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A little over one year ago, I received a message from Jan (our Head of Development in Berlin and former CTO of Exozet) that would change my professional career completely:
“Do you have 30 minutes tomorrow? It’s about your and my future… 🙂”

To be completely honest, I wasn’t fully surprised when we talked about becoming David’s successor as Backend Discipline Lead. David had other plans and already joined another department when Exozet was merged with Endava. So at some point, I knew, that someone needed to replace him. Yet, I was positively surprised – and I am still extremely honored that they have thought of me being a suitable successor for David. And I want to take this moment to once again say: Thank you for giving me this opportunity and having trust in my abilities!

Why I said “Yes”

Obviously, with this change, there came along a few complications. I was still the Lead Developer for one of our long-term projects and I was involved in daily business almost my entire week! On top of that, we had to do hand-overs while still not being 100% integrated in this huge company’s universe. (Imagine coming from 150 employees to an international group of more than 6.000! Now more than 10K by the way).

After talking with multiple people about what this new position means and weighing the pros and cons, I decided to say “Yes”. Why? First of all, because I thought I might actually be good at leading others. Also, I knew that there were things that I wanted to see improve! Things that didn’t get enough attention, time, or money. So instead of complaining about it – why not change it? And finally, I experienced in my team, by mentoring Kai through his apprenticeship, and through regular 1on1s, that I really like to enable people to become better and provide them with opportunities to grow!

“So what is it that you are doing?”

As Discipline Lead, I am the disciplinary supervisor of all our backend developers in Berlin. I am responsible for hiring new employees, deciding about promotions and salary increases. I am also handling staffing issues and I’m offering new backend developers to projects. Lastly, I am part of a management team and I am trying to strategically steer our Discipline in the “right” direction for the future. That also means building new communities, learning opportunities, team-building, sending people to conferences, training, or certifications.

Surely, this new chapter in my career doesn’t come with its own kind of struggles. New ways of working and communicating during the pandemic, keeping your colleagues healthy and sane during times of isolation and quarantine, and the job market situation are just some of the challenges many people might have experienced over the last two years.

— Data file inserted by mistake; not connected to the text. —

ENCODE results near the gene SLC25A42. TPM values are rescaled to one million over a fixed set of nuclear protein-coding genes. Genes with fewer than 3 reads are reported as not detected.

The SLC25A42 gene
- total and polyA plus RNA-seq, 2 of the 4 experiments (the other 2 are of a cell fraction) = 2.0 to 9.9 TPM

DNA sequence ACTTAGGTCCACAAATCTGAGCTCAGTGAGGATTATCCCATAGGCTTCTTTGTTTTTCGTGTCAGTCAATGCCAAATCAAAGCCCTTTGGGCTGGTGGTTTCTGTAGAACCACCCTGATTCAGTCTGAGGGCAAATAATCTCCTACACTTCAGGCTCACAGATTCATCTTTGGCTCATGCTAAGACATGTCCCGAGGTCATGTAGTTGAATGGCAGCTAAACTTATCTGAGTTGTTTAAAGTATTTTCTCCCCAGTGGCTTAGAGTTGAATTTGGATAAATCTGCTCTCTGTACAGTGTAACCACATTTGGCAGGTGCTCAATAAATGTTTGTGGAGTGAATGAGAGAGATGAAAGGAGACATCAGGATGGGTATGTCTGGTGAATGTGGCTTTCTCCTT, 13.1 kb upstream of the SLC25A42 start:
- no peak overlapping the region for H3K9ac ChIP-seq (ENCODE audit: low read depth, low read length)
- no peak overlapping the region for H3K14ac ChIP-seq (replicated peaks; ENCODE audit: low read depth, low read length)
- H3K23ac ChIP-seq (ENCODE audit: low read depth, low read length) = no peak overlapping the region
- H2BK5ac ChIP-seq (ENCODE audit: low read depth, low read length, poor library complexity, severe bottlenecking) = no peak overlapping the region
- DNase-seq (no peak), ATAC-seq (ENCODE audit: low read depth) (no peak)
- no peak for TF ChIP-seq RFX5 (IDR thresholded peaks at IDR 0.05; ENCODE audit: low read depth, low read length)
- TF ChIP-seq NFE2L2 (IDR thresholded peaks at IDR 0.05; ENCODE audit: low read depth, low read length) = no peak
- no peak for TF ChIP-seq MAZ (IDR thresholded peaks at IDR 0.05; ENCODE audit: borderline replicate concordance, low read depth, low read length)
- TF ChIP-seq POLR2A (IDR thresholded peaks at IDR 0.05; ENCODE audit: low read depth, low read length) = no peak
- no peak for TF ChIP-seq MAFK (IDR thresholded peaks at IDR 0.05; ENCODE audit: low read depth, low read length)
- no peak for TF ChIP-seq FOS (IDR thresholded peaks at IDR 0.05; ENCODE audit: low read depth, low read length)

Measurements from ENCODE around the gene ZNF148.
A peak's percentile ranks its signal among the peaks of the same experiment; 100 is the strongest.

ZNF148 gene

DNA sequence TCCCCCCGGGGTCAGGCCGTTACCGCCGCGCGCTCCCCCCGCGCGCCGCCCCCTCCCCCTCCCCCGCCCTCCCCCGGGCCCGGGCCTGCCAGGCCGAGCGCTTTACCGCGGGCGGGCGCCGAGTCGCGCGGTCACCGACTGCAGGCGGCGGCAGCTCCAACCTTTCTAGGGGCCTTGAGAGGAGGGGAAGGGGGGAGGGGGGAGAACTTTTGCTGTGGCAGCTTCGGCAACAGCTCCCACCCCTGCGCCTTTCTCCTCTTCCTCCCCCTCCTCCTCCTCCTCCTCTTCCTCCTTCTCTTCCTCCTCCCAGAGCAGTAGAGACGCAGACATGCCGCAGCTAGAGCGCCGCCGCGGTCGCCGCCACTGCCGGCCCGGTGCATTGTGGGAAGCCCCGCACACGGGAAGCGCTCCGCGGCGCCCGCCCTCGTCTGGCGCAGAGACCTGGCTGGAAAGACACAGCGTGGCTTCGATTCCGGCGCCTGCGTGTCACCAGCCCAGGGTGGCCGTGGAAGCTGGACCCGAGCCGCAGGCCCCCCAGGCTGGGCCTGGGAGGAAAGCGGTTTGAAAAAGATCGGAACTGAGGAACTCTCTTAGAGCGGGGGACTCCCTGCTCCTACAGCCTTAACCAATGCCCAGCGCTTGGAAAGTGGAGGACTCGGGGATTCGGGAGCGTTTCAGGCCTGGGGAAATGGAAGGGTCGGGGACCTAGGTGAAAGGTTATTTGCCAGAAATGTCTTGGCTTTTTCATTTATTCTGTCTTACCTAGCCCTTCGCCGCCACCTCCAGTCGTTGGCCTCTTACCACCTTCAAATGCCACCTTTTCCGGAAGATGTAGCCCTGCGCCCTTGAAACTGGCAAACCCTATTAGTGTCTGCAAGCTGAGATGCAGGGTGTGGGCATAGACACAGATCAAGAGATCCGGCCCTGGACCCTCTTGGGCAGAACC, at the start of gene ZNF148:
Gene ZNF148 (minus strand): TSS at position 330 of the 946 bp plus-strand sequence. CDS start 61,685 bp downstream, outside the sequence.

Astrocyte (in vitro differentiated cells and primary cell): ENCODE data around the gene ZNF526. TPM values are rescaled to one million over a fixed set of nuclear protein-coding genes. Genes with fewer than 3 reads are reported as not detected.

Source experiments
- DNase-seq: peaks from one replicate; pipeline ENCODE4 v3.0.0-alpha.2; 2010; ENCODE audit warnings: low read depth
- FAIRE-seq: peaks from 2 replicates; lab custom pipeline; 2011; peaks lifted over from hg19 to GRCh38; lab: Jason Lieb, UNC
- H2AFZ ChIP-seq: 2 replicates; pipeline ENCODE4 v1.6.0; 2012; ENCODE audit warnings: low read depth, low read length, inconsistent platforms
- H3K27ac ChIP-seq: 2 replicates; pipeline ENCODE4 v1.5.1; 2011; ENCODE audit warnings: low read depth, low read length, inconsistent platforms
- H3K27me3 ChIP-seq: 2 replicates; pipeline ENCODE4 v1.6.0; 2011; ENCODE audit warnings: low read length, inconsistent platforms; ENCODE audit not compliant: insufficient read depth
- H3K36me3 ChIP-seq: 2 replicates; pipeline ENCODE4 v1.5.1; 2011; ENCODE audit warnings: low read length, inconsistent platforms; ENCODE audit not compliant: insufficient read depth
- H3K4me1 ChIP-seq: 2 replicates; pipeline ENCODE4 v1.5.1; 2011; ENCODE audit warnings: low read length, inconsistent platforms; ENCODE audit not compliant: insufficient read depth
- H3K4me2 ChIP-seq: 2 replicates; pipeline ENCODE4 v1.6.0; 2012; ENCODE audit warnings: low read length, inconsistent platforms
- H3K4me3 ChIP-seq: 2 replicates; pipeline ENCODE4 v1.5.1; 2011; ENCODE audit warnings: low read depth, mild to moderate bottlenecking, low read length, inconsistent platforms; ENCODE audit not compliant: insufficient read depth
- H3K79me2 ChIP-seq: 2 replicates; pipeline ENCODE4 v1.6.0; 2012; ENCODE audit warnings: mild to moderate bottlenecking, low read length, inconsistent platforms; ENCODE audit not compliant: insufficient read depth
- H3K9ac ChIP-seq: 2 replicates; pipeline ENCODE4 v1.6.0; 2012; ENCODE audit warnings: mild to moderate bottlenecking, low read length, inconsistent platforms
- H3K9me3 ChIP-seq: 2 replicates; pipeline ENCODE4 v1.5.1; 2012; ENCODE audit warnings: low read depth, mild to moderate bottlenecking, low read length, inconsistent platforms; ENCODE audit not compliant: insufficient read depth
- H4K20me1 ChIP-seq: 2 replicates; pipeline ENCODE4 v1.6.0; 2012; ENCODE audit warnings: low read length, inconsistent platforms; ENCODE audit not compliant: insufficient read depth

My goals

Apprenticeship program

As mentioned before, there were certain things I wanted to see advance further. One of them is the support of young talent at the beginning of their career. Apprenticeship/Vocational Training is a whole complex topic of its own and I learned it’s very special to Germany’s job market. Basically, after you finished school to become a professional in IT you can decide to study at a university or apply for an apprenticeship at a company. The apprentice program takes up to 3 years and is a combination of “learning on the job” (i.e., in your company) and in a specialized school. If you want to find out more:

As I myself started my career as a working student, and many of my colleagues are perfect examples of why the apprenticeship model is a great way to find talent, I truly believe in the long-term benefit of investing time & effort in teaching and mentoring juniors and apprentices! I also love teaching and explaining the reason behind best practices. That’s why we recruited some brilliant apprentices in the last 8 months and grew our number of apprentices from two to eleven! There’s a lot to know about apprenticeship and it takes quite some responsibility to educate apprentices as young as 16 years! For this reason, I am more than happy that I successfully finished my trainer’s certification (Ausbilderschein) last month.

Increase training opportunities/material

Endava has some great principles and concepts in place. There is a great culture of “Pass it on”s and lots of training resources already. In addition to providing time for my developers to learn, I wanted to specifically increase our pool of technical training resources. This is why we invested in learning platforms like SymfonyCasts, O’Reilly SafariBooks, DevOps training courses, conference tickets, and certifications.